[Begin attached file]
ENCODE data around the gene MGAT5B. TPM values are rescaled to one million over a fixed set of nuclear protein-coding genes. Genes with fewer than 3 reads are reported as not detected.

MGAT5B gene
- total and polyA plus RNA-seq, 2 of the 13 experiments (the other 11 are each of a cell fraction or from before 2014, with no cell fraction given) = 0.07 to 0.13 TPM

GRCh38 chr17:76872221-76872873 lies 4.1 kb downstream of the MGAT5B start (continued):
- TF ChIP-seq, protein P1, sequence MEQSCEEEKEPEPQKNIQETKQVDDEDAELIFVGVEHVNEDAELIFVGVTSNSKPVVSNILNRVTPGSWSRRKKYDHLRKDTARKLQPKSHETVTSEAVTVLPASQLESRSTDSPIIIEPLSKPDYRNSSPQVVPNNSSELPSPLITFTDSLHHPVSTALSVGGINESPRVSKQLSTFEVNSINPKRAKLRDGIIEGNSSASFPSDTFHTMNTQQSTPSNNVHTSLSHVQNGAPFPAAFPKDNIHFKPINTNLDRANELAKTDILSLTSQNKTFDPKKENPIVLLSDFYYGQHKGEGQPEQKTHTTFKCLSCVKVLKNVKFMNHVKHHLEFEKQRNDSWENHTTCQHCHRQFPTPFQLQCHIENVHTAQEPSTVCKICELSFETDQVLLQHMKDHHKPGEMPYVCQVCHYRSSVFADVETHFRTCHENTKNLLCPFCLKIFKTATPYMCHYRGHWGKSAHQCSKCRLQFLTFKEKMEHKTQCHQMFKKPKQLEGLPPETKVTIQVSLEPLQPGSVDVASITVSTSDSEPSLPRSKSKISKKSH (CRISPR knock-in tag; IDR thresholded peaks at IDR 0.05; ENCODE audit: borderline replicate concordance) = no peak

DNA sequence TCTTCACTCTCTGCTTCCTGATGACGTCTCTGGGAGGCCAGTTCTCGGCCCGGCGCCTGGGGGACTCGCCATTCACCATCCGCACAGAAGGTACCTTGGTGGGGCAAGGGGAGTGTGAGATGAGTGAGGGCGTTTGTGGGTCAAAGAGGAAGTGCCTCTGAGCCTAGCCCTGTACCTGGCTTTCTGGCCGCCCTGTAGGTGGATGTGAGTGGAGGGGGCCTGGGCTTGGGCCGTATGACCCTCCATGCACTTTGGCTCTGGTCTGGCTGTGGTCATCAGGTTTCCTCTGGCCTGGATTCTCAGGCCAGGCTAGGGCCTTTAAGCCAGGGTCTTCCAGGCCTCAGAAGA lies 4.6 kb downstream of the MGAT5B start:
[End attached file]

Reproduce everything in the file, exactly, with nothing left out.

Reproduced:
ENCODE data around the gene MGAT5B. TPM values are rescaled to one million over a fixed set of nuclear protein-coding genes. Genes with fewer than 3 reads are reported as not detected.

MGAT5B gene
- total and polyA plus RNA-seq, 2 of the 13 experiments (the other 11 are each of a cell fraction or from before 2014, with no cell fraction given) = 0.07 to 0.13 TPM

GRCh38 chr17:76872221-76872873 lies 4.1 kb downstream of the MGAT5B start (continued):
- TF ChIP-seq, protein P1, sequence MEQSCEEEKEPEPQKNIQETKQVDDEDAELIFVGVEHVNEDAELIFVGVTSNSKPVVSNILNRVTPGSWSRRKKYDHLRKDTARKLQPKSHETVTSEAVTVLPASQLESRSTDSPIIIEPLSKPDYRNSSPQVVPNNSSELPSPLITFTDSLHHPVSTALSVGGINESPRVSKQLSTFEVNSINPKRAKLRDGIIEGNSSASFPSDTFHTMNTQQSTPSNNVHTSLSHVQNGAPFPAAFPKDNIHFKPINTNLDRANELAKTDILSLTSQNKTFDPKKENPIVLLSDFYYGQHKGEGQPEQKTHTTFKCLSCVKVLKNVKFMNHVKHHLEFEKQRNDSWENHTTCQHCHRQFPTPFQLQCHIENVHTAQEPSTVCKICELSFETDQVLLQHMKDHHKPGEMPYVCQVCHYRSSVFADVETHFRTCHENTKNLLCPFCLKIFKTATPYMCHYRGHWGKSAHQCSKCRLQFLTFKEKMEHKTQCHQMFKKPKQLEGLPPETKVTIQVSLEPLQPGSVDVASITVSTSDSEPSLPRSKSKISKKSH (CRISPR knock-in tag; IDR thresholded peaks at IDR 0.05; ENCODE audit: borderline replicate concordance) = no peak

DNA sequence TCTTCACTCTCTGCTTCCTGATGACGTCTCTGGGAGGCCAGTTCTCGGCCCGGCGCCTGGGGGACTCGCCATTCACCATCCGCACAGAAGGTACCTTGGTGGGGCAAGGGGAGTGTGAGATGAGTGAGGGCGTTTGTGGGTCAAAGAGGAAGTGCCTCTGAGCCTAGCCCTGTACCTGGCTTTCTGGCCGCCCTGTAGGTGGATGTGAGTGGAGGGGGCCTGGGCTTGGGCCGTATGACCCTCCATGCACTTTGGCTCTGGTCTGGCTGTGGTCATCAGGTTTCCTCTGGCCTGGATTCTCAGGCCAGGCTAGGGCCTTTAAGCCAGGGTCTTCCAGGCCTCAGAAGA lies 4.6 kb downstream of the MGAT5B start: